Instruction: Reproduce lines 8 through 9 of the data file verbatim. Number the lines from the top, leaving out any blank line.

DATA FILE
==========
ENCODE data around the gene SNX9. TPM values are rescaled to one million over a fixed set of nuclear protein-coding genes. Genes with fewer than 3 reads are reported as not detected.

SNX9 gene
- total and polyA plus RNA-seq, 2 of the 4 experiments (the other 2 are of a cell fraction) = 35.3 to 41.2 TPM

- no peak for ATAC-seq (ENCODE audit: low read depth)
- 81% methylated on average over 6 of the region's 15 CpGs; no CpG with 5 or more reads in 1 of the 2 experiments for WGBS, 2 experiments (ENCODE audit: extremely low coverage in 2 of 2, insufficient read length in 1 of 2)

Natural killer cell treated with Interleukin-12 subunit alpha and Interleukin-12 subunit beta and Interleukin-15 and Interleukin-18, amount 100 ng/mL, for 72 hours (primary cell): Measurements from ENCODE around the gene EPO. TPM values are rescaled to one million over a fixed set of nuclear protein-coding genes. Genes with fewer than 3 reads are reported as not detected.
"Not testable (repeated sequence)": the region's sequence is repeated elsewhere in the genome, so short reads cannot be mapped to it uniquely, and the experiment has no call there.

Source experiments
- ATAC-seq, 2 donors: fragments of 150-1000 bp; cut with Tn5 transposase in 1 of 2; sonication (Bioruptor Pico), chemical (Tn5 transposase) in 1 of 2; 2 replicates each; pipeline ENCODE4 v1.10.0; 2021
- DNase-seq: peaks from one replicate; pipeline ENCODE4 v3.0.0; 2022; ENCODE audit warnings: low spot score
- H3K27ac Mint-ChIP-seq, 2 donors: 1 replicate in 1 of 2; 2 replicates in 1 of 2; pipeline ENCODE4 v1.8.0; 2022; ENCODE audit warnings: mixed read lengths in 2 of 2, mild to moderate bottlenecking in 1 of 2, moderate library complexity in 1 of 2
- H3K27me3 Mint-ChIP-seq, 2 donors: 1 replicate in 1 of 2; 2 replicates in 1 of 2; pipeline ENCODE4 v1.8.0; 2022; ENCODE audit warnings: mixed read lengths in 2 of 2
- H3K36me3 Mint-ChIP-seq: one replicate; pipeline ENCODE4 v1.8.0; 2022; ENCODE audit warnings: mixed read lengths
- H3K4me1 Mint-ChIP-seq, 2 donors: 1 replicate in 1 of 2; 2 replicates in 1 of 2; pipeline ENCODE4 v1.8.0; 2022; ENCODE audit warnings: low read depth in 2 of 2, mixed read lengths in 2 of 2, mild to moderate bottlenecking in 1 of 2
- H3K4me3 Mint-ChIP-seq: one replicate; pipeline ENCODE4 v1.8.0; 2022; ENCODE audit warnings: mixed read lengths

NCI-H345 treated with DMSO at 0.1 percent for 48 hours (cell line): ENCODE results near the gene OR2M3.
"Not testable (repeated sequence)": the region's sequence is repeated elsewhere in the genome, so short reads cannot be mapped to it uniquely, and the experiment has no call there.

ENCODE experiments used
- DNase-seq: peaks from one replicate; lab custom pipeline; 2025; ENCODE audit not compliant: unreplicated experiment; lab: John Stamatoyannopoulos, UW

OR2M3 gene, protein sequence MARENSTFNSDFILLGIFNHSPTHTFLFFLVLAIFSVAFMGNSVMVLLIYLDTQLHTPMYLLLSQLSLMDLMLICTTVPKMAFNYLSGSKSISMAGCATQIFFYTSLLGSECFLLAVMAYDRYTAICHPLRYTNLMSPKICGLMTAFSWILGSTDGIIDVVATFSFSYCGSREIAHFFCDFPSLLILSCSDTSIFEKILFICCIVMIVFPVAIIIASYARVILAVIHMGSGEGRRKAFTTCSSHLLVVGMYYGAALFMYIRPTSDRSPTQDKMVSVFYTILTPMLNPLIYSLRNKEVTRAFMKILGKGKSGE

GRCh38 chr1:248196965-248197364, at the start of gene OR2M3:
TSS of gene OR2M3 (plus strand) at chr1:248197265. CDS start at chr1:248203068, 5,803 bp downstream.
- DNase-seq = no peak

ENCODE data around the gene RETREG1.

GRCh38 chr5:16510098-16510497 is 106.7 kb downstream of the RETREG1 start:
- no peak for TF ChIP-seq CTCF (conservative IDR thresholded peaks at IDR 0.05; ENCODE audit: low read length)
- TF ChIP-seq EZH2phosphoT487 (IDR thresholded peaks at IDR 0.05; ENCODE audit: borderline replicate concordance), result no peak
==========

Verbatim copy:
Source experiments
- ATAC-seq, 2 donors: fragments of 150-1000 bp; cut with Tn5 transposase in 1 of 2; sonication (Bioruptor Pico), chemical (Tn5 transposase) in 1 of 2; 2 replicates each; pipeline ENCODE4 v1.10.0; 2021